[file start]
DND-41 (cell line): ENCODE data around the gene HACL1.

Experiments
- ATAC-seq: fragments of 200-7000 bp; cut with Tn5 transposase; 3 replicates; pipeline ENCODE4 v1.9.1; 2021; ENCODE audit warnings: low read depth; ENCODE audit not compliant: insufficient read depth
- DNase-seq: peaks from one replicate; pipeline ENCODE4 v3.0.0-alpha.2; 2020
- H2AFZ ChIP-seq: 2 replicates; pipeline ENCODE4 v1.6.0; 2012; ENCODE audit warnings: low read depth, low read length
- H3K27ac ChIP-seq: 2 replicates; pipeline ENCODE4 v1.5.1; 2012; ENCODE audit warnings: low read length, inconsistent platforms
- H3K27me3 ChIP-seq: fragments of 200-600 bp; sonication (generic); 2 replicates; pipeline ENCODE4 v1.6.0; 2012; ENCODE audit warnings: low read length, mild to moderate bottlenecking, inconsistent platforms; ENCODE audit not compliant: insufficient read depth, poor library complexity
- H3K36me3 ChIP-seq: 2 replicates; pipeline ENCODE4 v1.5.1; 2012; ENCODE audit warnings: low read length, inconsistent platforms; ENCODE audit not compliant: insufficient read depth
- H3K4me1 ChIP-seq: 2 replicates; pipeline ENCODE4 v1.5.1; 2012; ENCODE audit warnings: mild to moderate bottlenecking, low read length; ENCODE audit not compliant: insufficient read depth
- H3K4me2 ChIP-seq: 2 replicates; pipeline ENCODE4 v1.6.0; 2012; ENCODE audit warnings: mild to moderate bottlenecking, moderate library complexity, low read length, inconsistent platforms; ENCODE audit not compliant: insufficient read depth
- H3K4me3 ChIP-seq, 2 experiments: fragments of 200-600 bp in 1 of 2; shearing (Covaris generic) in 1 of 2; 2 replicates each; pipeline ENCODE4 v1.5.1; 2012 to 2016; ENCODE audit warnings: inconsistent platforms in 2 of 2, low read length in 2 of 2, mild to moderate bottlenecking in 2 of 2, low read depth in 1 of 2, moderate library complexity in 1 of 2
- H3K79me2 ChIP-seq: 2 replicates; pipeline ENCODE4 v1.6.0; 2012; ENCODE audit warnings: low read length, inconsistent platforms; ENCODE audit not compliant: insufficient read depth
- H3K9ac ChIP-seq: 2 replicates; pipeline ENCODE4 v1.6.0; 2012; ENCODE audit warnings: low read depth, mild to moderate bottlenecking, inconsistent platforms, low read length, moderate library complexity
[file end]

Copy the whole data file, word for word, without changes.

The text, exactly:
DND-41 (cell line): ENCODE data around the gene HACL1.

Experiments
- ATAC-seq: fragments of 200-7000 bp; cut with Tn5 transposase; 3 replicates; pipeline ENCODE4 v1.9.1; 2021; ENCODE audit warnings: low read depth; ENCODE audit not compliant: insufficient read depth
- DNase-seq: peaks from one replicate; pipeline ENCODE4 v3.0.0-alpha.2; 2020
- H2AFZ ChIP-seq: 2 replicates; pipeline ENCODE4 v1.6.0; 2012; ENCODE audit warnings: low read depth, low read length
- H3K27ac ChIP-seq: 2 replicates; pipeline ENCODE4 v1.5.1; 2012; ENCODE audit warnings: low read length, inconsistent platforms
- H3K27me3 ChIP-seq: fragments of 200-600 bp; sonication (generic); 2 replicates; pipeline ENCODE4 v1.6.0; 2012; ENCODE audit warnings: low read length, mild to moderate bottlenecking, inconsistent platforms; ENCODE audit not compliant: insufficient read depth, poor library complexity
- H3K36me3 ChIP-seq: 2 replicates; pipeline ENCODE4 v1.5.1; 2012; ENCODE audit warnings: low read length, inconsistent platforms; ENCODE audit not compliant: insufficient read depth
- H3K4me1 ChIP-seq: 2 replicates; pipeline ENCODE4 v1.5.1; 2012; ENCODE audit warnings: mild to moderate bottlenecking, low read length; ENCODE audit not compliant: insufficient read depth
- H3K4me2 ChIP-seq: 2 replicates; pipeline ENCODE4 v1.6.0; 2012; ENCODE audit warnings: mild to moderate bottlenecking, moderate library complexity, low read length, inconsistent platforms; ENCODE audit not compliant: insufficient read depth
- H3K4me3 ChIP-seq, 2 experiments: fragments of 200-600 bp in 1 of 2; shearing (Covaris generic) in 1 of 2; 2 replicates each; pipeline ENCODE4 v1.5.1; 2012 to 2016; ENCODE audit warnings: inconsistent platforms in 2 of 2, low read length in 2 of 2, mild to moderate bottlenecking in 2 of 2, low read depth in 1 of 2, moderate library complexity in 1 of 2
- H3K79me2 ChIP-seq: 2 replicates; pipeline ENCODE4 v1.6.0; 2012; ENCODE audit warnings: low read length, inconsistent platforms; ENCODE audit not compliant: insufficient read depth
- H3K9ac ChIP-seq: 2 replicates; pipeline ENCODE4 v1.6.0; 2012; ENCODE audit warnings: low read depth, mild to moderate bottlenecking, inconsistent platforms, low read length, moderate library complexity